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E.g., 02/20/2018
Your search has returned 5862 images:
  • Hibbard mummy
  • Picasso's Tête de femme de profil (Marie­-Thérèse)
  • MRI scans of brains of healthy and stroke patients
Your search has returned 109923 articles:
  • Exhibit

    Modern tech unravels mysteries of Egyptian mummy portraits

    Everybody’s a critic. Even back in second century Egypt.

    While digging in Tebtunis in northern Egypt in the winter of 1899–1900, British archaeologists stumbled upon portraits of affluent Greco-Egyptians placed over the faces of mummies. One grave contained an ink and chalk sketch, a bit larger than a standard sheet of printer paper, of a woman from around the years A.D. 140 to 160. The...

    02/19/2018 - 08:00 Archaeology, Technology, Science & Society
  • Mystery Solved

    Mix of metals in this Picasso sculpture provides clues to its mysterious origins

    AUSTIN, Texas — An analysis of the metals in dozens of Picasso’s bronze sculptures has traced the birthplace of a handful of the works of art to the outskirts of German-occupied Paris during World War II.

    This is the first time that the raw materials of Picasso’s sculptures have been scrutinized in detail, conservation scientist Francesca Casadio of the Art Institute of Chicago said...

    02/19/2018 - 06:00 Technology, Science & Society
  • News in Brief

    Babies can recover language skills after a left-side stroke

    AUSTIN, Texas — Babies’ stroke-damaged brains can pull a mirror trick to recover.

    A stroke on the left side of the brain often damages important language-processing areas. But people who have this stroke just before or after birth recover their language abilities in the mirror image spot on the right side, a study of teens and young adults shows. Those patients all had normal language...

    02/18/2018 - 15:45 Neuroscience
  • News in Brief

    This stick-on patch could keep tabs on stroke patients at home

    AUSTIN, Texas — Stretchy sensors that stick to the throat could track the long-term recovery of stroke survivors.

    These new Band-Aid‒shaped devices contain motion sensors that detect muscle movement and vocal cord vibrations. That sensor data could help doctors diagnose and monitor the effectiveness of certain treatments for post-stroke conditions like difficulty swallowing or talking,...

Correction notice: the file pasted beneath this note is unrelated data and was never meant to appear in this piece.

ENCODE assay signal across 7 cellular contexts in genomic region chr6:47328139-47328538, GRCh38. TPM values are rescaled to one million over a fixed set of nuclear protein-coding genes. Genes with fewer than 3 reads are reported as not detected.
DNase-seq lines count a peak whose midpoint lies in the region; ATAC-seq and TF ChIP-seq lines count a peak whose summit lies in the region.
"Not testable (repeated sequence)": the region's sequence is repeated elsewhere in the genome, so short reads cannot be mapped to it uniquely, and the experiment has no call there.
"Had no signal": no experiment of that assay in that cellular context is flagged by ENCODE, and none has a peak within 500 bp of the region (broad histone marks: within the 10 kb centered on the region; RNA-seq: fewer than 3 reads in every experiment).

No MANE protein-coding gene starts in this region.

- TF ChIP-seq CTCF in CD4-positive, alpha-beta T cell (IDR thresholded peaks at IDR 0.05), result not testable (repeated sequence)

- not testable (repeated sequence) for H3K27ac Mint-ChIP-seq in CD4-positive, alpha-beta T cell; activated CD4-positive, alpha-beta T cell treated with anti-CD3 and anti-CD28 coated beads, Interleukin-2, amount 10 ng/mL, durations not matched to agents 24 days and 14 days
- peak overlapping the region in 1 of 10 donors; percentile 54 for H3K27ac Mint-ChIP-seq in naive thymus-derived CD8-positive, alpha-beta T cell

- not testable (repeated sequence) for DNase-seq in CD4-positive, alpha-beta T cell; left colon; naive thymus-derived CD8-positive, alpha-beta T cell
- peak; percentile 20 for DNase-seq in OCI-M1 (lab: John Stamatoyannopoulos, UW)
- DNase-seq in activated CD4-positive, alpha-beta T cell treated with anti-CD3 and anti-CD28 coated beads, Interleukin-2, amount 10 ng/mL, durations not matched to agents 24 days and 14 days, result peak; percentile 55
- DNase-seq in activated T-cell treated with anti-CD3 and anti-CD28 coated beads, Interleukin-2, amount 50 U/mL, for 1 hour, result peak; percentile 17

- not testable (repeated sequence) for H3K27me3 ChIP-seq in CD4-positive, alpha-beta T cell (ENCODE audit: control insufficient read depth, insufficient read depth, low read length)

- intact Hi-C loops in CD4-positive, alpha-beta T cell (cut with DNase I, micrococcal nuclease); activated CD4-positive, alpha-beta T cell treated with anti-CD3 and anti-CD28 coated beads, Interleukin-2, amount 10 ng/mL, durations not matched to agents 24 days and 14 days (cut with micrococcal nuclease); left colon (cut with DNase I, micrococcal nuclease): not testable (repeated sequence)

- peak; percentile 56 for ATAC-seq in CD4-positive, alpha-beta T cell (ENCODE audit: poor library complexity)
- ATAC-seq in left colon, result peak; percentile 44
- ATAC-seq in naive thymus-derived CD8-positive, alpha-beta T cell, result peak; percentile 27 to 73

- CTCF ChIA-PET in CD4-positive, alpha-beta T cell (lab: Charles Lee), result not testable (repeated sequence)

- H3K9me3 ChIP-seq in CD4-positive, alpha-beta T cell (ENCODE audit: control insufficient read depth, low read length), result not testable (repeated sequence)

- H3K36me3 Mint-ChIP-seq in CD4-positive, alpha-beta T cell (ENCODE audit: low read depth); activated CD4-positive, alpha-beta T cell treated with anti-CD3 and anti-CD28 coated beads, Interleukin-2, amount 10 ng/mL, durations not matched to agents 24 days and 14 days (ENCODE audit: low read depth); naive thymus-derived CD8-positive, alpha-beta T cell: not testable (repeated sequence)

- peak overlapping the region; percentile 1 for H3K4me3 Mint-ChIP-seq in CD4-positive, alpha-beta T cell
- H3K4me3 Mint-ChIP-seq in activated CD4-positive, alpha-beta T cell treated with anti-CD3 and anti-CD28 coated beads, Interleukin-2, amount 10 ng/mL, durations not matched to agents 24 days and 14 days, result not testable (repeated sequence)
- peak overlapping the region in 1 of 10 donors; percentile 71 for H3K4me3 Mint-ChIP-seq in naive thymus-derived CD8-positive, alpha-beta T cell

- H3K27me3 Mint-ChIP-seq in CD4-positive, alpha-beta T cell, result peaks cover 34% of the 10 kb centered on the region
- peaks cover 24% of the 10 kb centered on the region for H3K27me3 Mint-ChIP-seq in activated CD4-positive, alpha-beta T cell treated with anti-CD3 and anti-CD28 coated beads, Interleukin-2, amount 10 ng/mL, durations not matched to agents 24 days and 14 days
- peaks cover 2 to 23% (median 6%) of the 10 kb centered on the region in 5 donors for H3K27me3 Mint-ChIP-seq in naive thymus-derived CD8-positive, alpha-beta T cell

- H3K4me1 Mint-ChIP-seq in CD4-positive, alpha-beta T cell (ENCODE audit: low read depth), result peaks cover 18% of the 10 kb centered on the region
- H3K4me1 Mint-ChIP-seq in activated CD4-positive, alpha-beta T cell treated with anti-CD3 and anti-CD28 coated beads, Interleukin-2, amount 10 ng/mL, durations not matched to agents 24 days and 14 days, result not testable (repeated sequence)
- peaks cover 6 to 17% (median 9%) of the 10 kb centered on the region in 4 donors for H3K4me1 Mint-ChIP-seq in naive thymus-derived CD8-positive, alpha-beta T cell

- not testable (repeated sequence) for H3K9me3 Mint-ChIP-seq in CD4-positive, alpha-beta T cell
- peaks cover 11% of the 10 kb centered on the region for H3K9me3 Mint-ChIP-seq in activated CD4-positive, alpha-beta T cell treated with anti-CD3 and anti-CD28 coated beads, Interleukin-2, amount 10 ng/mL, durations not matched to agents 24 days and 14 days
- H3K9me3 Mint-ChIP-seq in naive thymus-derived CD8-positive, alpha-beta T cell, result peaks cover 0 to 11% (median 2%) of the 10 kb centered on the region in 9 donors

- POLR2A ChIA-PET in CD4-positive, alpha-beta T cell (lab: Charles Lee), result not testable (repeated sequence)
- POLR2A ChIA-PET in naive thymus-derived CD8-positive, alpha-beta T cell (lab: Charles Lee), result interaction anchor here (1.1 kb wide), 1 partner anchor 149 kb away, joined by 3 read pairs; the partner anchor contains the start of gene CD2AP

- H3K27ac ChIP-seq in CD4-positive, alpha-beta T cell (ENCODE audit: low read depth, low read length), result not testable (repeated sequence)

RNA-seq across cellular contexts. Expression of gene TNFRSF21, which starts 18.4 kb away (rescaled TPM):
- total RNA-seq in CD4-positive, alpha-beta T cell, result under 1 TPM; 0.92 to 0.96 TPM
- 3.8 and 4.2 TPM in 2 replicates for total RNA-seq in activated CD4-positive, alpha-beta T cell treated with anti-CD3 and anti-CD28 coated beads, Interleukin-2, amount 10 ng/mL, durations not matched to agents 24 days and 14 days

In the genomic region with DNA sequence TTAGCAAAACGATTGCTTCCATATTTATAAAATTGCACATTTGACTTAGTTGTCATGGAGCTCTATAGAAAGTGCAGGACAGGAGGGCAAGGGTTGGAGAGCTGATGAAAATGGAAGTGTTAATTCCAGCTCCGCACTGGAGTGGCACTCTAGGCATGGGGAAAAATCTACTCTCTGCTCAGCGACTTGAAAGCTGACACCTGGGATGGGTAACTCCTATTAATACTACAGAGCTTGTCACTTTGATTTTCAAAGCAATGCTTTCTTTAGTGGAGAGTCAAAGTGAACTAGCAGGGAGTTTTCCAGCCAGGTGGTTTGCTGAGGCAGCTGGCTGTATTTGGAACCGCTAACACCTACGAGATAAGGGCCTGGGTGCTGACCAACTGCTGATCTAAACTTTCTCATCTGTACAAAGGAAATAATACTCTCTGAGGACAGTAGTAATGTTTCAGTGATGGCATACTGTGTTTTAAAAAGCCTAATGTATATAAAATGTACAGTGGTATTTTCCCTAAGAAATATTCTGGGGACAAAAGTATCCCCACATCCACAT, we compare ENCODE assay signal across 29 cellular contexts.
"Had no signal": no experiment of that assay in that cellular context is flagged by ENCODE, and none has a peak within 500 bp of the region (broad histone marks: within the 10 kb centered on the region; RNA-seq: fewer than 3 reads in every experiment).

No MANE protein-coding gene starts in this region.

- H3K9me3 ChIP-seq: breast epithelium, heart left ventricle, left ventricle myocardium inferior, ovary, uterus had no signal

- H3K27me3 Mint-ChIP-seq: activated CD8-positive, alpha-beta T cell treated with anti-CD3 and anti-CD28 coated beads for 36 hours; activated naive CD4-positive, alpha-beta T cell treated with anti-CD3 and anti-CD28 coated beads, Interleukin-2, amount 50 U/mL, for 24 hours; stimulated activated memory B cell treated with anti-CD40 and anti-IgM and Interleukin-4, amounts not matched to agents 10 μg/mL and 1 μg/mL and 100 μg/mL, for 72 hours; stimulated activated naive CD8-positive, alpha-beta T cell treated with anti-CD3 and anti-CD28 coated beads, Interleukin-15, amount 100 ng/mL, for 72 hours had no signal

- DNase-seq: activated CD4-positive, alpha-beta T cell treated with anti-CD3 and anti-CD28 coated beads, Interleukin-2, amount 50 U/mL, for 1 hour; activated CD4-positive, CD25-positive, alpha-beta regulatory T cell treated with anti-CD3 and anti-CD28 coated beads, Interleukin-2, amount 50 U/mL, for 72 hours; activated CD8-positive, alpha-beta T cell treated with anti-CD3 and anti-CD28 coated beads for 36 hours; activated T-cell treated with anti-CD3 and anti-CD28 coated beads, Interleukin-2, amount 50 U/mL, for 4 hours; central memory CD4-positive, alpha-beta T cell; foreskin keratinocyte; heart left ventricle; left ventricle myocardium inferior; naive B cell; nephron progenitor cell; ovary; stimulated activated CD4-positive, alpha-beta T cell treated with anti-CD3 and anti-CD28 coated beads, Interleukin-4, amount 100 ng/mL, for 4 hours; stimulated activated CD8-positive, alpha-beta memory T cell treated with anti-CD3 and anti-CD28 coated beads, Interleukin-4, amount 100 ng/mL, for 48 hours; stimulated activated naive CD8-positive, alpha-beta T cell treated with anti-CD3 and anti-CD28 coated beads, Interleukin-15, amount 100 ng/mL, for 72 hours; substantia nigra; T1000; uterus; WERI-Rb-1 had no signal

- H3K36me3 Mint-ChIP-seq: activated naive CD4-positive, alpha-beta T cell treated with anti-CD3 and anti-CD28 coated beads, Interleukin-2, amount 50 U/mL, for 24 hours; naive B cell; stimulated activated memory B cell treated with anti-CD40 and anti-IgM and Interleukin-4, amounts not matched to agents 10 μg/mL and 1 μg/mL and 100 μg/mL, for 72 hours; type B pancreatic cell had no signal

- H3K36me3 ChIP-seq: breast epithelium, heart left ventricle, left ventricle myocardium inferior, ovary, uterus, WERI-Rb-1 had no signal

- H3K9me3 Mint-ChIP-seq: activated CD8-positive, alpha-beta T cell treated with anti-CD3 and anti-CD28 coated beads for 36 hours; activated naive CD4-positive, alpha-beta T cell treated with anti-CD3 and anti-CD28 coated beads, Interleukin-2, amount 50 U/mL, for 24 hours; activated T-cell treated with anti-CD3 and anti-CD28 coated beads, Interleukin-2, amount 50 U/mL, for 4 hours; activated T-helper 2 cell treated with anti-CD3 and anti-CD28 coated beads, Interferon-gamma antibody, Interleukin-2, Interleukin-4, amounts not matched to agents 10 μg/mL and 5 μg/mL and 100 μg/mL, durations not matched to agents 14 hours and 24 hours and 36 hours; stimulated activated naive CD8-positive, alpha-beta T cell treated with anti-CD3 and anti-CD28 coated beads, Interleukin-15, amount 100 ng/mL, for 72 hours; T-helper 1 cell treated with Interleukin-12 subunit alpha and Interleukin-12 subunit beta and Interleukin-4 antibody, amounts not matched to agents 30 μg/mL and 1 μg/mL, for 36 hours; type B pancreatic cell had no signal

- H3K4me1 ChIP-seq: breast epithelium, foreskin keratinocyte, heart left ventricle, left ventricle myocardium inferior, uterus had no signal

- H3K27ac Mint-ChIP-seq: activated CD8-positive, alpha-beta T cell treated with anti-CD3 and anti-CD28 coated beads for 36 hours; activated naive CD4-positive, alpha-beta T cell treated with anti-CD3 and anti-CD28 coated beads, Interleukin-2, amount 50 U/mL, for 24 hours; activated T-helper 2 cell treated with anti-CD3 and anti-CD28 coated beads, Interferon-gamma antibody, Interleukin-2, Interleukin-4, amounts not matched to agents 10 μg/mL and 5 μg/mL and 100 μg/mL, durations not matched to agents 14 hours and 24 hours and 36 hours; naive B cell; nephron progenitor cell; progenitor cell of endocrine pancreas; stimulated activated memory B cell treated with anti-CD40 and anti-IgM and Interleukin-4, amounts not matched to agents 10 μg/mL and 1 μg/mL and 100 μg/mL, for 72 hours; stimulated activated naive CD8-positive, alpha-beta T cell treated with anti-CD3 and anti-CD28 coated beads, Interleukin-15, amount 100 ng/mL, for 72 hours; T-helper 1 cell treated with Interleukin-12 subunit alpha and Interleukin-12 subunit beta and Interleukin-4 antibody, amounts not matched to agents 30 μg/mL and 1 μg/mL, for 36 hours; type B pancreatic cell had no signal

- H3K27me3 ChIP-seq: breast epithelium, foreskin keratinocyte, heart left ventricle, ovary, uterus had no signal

02/17/2018 - 16:00 Technology, Health, Biophysics
  • News

    Americans would welcome alien life rather than fear it

    AUSTIN, Texas — If alien microbes crash-land on Earth, they may get a warm welcome.

    When people were asked how they would react to the discovery of extraterrestrial microbial life, they give generally positive responses, researchers reported at a news conference February 16 at the annual meeting of the American Association for the Advancement of Science.

    This suggests that if...

    02/16/2018 - 17:00 Astrobiology, Microbiology, Science & Society
  • News

    Ants practice combat triage and nurse their injured

    No wounded left behind — not quite. Ants that have evolved battlefield medevac carry only the moderately wounded home to the nest. There, those lucky injured fighters get fast and effective wound care.

    Insect colonies seething with workers may seem unlikely to stage elaborate rescues of individual fighters. Yet for Matabele ants (Megaponera analis) in sub-Saharan Africa — with a mere 1,...

    02/16/2018 - 14:14 Animals, Evolution, Ecology
  • How To

    James Webb Space Telescope challenges artists to see in infrared

    With an astronomer’s toolkit and an artist’s eye, Zoltan Levay has transformed raw data from the Hubble Space Telescope into stunning space vistas for almost a quarter century (SN: 4/18/15, p. 4). He’s now preparing for a new challenge: Working with light not visible to human eyes.

    Levay’s next charge is the James Webb Space Telescope, set to launch in 2019. Unlike Hubble, which mostly...

    02/16/2018 - 12:58 Astronomy
  • News

    To hear the beat, your brain may think about moving to it

    If you’ve ever felt the urge to tap along to music, this research may strike a chord.

    Recognizing rhythms doesn’t involve just parts of the brain that process sound — it also relies on a brain region involved with movement, researchers report online January 18 in the Journal of Cognitive Neuroscience. When an area of the brain that plans movement was disabled...

    02/16/2018 - 10:49 Neuroscience, Clinical Trials
  • News in Brief

    Strong winds send migrating seal pups on lengthier trips

    PORTLAND, Ore. — Native American fishermen in Alaska have long said that seal pups go with the wind rather than struggle against it. Now, a new study confirms that wisdom. Migrating northern fur seal pups travel hundreds of kilometers farther in blustery years than in milder years, researchers reported February 14 at the American Geophysical Union’s Ocean Sciences meeting. Those epic journeys...

    02/15/2018 - 16:32 Animals, Earth, Climate
  • News

    Household products make surprisingly large contributions to air pollution

    AUSTIN, Texas — To reduce your impact on air quality, you might expect to trade in your gas-guzzling clunker of a car — but you can also unplug those air fresheners. 

    In urban areas, emissions from consumer goods such as paint, cleaning supplies and personal care products now contribute as much to ozone and fine particulate matter in the atmosphere as do emissions from...

    02/15/2018 - 14:00 Chemistry, Pollution